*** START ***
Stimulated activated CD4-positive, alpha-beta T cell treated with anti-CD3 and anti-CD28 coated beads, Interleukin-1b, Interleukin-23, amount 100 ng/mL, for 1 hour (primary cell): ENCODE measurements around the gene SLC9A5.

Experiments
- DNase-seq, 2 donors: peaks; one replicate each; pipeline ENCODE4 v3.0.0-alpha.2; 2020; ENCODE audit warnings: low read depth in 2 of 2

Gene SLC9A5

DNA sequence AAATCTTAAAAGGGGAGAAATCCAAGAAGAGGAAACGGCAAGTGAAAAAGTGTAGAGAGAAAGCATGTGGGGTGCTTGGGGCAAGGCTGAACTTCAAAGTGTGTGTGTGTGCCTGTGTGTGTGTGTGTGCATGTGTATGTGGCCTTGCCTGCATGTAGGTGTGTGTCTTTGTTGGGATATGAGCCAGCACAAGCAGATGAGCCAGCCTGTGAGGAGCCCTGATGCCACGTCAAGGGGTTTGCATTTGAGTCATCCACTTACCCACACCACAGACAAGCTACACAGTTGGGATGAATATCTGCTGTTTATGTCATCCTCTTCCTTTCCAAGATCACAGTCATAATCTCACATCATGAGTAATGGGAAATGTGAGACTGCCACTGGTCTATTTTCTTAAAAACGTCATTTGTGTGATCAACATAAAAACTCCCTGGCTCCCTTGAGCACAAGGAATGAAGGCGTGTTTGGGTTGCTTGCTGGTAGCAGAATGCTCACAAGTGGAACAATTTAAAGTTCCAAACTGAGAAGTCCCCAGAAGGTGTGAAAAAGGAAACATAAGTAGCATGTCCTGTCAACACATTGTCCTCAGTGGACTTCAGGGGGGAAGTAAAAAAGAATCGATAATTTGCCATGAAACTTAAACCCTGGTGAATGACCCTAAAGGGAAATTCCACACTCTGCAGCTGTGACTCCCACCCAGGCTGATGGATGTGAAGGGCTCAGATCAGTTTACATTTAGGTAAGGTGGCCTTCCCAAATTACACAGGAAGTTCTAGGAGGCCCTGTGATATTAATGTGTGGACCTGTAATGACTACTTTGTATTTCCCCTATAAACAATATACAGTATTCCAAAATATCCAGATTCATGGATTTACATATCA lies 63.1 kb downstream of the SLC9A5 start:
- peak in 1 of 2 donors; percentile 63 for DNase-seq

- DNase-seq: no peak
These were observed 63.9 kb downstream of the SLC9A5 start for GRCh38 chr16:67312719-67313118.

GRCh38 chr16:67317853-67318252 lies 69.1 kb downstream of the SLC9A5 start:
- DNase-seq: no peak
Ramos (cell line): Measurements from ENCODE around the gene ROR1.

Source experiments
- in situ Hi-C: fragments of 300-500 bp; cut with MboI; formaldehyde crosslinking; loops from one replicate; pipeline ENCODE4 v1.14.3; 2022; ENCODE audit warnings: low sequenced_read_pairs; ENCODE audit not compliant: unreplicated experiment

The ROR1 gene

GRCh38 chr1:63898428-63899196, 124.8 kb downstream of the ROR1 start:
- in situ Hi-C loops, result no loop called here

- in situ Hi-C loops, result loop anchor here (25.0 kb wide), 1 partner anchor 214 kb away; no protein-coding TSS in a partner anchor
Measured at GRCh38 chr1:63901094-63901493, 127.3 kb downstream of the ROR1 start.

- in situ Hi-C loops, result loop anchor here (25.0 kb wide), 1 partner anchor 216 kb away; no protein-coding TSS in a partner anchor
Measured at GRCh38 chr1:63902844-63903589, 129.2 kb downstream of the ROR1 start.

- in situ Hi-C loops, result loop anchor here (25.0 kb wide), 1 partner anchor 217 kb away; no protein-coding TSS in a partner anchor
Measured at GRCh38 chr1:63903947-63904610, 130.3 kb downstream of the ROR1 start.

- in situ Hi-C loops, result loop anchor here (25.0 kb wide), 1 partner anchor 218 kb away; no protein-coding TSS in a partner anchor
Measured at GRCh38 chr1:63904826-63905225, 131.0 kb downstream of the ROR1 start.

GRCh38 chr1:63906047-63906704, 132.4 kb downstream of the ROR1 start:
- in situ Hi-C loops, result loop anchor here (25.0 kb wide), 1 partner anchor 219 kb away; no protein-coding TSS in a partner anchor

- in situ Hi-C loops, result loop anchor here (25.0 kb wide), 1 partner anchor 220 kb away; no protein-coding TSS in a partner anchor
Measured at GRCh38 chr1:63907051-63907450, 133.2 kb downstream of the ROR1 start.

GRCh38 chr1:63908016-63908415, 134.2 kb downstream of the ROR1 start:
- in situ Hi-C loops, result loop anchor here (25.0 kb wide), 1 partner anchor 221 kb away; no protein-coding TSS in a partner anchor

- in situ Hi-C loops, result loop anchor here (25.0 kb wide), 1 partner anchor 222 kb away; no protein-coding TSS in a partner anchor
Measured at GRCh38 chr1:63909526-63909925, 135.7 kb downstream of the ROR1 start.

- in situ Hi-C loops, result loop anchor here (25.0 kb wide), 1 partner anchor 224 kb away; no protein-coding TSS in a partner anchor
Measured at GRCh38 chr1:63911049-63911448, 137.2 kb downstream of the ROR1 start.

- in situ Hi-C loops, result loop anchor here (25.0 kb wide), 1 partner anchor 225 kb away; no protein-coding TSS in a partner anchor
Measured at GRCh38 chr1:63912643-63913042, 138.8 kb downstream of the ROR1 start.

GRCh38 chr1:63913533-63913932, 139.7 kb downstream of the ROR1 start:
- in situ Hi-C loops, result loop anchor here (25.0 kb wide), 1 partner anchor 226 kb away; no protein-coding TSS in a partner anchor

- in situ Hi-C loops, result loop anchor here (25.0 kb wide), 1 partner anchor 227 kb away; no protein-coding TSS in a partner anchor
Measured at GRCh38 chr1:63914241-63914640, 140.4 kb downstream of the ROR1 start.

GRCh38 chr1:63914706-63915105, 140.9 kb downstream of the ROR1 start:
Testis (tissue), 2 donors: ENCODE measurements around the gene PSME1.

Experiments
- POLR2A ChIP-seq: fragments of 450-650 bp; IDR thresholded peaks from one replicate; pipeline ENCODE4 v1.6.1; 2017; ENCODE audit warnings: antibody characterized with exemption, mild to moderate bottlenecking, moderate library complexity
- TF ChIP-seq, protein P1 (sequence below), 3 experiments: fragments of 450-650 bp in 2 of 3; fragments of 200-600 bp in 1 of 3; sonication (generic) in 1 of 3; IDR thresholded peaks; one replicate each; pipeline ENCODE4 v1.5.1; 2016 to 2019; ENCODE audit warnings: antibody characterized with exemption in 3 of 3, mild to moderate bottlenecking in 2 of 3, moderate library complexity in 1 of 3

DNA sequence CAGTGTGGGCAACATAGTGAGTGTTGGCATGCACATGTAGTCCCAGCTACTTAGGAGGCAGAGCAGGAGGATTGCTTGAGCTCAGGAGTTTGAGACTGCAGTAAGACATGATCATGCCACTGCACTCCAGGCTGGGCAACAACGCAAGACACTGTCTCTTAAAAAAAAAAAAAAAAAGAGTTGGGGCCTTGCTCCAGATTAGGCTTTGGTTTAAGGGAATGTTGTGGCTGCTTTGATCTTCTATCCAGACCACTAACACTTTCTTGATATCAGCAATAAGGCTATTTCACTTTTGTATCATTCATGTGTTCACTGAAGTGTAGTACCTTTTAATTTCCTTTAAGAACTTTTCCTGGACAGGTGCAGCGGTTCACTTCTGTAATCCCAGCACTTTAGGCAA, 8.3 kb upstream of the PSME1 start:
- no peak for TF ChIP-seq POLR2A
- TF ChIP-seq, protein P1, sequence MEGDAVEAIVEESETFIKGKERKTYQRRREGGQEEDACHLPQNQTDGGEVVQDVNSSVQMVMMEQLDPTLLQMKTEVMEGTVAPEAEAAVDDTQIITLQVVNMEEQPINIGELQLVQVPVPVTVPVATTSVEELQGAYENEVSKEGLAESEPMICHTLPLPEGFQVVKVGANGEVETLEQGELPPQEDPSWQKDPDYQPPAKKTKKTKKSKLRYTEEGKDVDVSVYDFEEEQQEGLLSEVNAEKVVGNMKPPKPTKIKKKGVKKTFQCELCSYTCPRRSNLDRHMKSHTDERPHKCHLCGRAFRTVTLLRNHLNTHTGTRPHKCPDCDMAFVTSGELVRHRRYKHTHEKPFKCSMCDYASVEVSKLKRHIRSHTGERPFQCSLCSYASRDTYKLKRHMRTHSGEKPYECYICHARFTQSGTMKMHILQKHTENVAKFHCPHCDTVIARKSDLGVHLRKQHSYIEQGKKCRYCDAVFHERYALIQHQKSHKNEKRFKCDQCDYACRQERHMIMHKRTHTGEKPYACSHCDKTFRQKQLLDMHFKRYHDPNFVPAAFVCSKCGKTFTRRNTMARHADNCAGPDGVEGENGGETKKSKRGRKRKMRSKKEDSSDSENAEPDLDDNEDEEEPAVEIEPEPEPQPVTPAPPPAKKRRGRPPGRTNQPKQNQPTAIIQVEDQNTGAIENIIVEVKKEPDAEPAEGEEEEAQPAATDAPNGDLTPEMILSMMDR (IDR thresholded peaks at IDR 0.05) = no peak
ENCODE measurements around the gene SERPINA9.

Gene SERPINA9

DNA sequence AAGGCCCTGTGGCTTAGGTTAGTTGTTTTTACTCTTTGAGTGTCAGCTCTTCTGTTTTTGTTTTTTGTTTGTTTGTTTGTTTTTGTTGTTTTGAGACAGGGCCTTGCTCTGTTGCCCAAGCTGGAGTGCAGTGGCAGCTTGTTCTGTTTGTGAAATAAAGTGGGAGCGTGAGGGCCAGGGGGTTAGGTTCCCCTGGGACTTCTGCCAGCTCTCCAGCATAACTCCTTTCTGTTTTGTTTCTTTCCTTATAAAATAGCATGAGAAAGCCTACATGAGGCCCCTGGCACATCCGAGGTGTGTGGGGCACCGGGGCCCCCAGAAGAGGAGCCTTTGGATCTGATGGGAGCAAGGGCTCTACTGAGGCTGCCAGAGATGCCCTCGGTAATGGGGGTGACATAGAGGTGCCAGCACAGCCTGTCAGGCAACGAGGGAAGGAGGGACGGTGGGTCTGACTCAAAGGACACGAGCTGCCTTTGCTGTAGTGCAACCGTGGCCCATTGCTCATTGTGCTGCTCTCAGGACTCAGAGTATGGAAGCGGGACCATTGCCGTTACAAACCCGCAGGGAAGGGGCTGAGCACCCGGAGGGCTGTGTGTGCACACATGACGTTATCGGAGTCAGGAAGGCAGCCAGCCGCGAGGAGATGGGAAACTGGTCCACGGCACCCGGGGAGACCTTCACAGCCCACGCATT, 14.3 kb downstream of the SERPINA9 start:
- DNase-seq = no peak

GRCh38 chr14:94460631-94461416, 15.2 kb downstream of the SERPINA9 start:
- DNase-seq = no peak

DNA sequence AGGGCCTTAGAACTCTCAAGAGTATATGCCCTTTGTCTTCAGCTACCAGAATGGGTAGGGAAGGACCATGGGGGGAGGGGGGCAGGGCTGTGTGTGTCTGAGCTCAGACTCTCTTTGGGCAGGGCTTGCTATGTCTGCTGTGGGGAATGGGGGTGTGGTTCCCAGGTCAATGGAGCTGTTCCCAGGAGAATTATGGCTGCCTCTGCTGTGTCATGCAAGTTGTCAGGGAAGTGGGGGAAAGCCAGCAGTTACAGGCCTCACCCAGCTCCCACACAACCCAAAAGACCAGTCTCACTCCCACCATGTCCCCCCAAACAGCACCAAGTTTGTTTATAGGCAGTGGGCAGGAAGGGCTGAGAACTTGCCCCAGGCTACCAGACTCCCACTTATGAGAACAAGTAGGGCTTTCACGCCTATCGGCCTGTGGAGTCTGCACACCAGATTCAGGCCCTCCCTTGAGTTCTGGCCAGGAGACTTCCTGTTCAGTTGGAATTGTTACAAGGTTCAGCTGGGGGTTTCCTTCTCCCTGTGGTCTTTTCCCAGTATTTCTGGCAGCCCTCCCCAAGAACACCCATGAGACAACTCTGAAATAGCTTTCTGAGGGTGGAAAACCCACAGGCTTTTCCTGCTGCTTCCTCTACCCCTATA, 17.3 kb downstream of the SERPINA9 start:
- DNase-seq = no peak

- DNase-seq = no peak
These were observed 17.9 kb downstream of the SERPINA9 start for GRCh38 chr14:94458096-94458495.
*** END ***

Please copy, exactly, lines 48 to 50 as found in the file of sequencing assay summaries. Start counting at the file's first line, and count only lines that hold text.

- TF ChIP-seq, protein P1, sequence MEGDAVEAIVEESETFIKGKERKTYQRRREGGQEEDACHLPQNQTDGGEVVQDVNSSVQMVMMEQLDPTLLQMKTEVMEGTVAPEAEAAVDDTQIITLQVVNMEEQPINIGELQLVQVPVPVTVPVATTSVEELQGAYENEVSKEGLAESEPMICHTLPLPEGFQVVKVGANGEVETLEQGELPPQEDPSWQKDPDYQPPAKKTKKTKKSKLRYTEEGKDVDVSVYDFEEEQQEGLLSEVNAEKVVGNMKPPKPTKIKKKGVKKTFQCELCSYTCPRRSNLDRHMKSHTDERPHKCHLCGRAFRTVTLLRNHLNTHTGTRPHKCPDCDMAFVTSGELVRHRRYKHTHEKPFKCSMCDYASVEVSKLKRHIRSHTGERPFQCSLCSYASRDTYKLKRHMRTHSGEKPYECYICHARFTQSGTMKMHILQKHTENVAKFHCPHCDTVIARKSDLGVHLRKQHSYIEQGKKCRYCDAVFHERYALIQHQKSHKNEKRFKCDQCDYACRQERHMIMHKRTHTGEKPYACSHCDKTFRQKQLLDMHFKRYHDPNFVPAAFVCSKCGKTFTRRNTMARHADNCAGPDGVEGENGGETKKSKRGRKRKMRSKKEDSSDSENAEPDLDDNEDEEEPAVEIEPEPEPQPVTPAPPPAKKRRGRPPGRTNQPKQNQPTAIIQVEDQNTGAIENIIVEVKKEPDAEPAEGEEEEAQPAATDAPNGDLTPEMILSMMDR (IDR thresholded peaks at IDR 0.05) = no peak
ENCODE measurements around the gene SERPINA9.

Gene SERPINA9